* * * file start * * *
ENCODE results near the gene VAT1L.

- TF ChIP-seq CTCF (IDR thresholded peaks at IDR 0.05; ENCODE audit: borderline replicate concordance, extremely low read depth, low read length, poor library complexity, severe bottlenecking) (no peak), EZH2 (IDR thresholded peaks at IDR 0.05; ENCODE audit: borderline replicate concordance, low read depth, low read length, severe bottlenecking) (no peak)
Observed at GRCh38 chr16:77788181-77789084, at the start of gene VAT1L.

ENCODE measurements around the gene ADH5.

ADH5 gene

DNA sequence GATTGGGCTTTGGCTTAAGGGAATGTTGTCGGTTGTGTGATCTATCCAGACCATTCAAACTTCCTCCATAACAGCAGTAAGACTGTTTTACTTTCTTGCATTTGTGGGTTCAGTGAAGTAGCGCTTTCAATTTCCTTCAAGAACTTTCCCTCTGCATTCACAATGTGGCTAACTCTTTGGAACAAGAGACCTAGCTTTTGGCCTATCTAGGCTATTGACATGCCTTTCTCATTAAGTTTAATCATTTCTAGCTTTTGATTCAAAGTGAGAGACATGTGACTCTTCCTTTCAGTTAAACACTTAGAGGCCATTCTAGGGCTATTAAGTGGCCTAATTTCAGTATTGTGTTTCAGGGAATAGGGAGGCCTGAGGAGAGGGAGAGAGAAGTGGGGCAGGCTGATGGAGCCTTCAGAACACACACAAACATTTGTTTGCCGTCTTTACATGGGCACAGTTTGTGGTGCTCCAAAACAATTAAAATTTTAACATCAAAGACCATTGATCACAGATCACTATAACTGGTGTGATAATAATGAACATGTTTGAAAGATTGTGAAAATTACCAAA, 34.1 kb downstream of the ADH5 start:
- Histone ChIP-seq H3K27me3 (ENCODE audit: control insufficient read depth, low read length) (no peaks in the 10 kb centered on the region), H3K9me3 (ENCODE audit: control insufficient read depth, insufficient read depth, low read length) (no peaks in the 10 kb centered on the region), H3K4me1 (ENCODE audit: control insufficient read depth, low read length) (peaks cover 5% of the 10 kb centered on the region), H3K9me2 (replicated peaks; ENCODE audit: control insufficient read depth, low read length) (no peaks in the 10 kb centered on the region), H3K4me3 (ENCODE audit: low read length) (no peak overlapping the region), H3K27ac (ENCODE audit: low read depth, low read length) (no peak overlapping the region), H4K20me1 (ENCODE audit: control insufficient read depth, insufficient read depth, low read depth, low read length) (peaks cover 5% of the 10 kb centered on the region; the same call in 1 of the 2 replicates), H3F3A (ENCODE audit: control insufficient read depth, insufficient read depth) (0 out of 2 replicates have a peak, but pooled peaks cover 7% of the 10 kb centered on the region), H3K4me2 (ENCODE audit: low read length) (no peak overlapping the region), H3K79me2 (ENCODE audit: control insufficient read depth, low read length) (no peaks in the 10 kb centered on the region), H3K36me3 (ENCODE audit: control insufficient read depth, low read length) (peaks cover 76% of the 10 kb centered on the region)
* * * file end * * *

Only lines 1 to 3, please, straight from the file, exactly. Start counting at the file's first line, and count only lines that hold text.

ENCODE results near the gene VAT1L.

- TF ChIP-seq CTCF (IDR thresholded peaks at IDR 0.05; ENCODE audit: borderline replicate concordance, extremely low read depth, low read length, poor library complexity, severe bottlenecking) (no peak), EZH2 (IDR thresholded peaks at IDR 0.05; ENCODE audit: borderline replicate concordance, low read depth, low read length, severe bottlenecking) (no peak)
Observed at GRCh38 chr16:77788181-77789084, at the start of gene VAT1L.